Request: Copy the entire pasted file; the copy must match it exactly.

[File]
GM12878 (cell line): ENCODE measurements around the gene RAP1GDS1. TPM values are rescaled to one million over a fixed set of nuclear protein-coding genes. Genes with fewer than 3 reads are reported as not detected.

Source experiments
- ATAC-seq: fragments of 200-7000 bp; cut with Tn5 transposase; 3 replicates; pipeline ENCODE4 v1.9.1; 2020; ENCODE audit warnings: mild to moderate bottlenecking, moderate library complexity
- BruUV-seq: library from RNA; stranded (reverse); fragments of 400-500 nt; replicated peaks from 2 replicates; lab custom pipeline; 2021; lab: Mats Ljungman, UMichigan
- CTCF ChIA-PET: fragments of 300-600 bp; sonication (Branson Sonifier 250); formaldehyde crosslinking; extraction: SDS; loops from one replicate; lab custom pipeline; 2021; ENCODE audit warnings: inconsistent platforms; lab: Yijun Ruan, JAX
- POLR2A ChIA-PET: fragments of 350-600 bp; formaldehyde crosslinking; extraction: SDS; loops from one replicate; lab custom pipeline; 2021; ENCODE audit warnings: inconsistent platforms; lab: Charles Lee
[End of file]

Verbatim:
GM12878 (cell line): ENCODE measurements around the gene RAP1GDS1. TPM values are rescaled to one million over a fixed set of nuclear protein-coding genes. Genes with fewer than 3 reads are reported as not detected.

Source experiments
- ATAC-seq: fragments of 200-7000 bp; cut with Tn5 transposase; 3 replicates; pipeline ENCODE4 v1.9.1; 2020; ENCODE audit warnings: mild to moderate bottlenecking, moderate library complexity
- BruUV-seq: library from RNA; stranded (reverse); fragments of 400-500 nt; replicated peaks from 2 replicates; lab custom pipeline; 2021; lab: Mats Ljungman, UMichigan
- CTCF ChIA-PET: fragments of 300-600 bp; sonication (Branson Sonifier 250); formaldehyde crosslinking; extraction: SDS; loops from one replicate; lab custom pipeline; 2021; ENCODE audit warnings: inconsistent platforms; lab: Yijun Ruan, JAX
- POLR2A ChIA-PET: fragments of 350-600 bp; formaldehyde crosslinking; extraction: SDS; loops from one replicate; lab custom pipeline; 2021; ENCODE audit warnings: inconsistent platforms; lab: Charles Lee